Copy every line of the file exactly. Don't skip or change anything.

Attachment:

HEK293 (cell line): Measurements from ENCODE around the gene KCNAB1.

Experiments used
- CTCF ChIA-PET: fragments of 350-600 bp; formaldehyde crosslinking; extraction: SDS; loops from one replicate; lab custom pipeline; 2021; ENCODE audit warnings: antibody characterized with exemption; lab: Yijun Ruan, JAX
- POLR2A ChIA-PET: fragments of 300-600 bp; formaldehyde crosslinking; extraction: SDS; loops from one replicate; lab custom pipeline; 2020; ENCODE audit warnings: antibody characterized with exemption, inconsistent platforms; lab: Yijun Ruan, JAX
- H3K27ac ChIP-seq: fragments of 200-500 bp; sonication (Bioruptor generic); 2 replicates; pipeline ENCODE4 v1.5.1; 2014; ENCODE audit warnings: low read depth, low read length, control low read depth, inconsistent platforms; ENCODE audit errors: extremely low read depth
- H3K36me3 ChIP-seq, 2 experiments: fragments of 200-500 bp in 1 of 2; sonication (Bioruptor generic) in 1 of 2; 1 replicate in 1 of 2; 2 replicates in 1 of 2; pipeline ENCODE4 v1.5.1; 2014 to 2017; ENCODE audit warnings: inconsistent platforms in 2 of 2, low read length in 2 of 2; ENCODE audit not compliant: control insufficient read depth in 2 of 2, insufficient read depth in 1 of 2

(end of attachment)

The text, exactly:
HEK293 (cell line): Measurements from ENCODE around the gene KCNAB1.

Experiments used
- CTCF ChIA-PET: fragments of 350-600 bp; formaldehyde crosslinking; extraction: SDS; loops from one replicate; lab custom pipeline; 2021; ENCODE audit warnings: antibody characterized with exemption; lab: Yijun Ruan, JAX
- POLR2A ChIA-PET: fragments of 300-600 bp; formaldehyde crosslinking; extraction: SDS; loops from one replicate; lab custom pipeline; 2020; ENCODE audit warnings: antibody characterized with exemption, inconsistent platforms; lab: Yijun Ruan, JAX
- H3K27ac ChIP-seq: fragments of 200-500 bp; sonication (Bioruptor generic); 2 replicates; pipeline ENCODE4 v1.5.1; 2014; ENCODE audit warnings: low read depth, low read length, control low read depth, inconsistent platforms; ENCODE audit errors: extremely low read depth
- H3K36me3 ChIP-seq, 2 experiments: fragments of 200-500 bp in 1 of 2; sonication (Bioruptor generic) in 1 of 2; 1 replicate in 1 of 2; 2 replicates in 1 of 2; pipeline ENCODE4 v1.5.1; 2014 to 2017; ENCODE audit warnings: inconsistent platforms in 2 of 2, low read length in 2 of 2; ENCODE audit not compliant: control insufficient read depth in 2 of 2, insufficient read depth in 1 of 2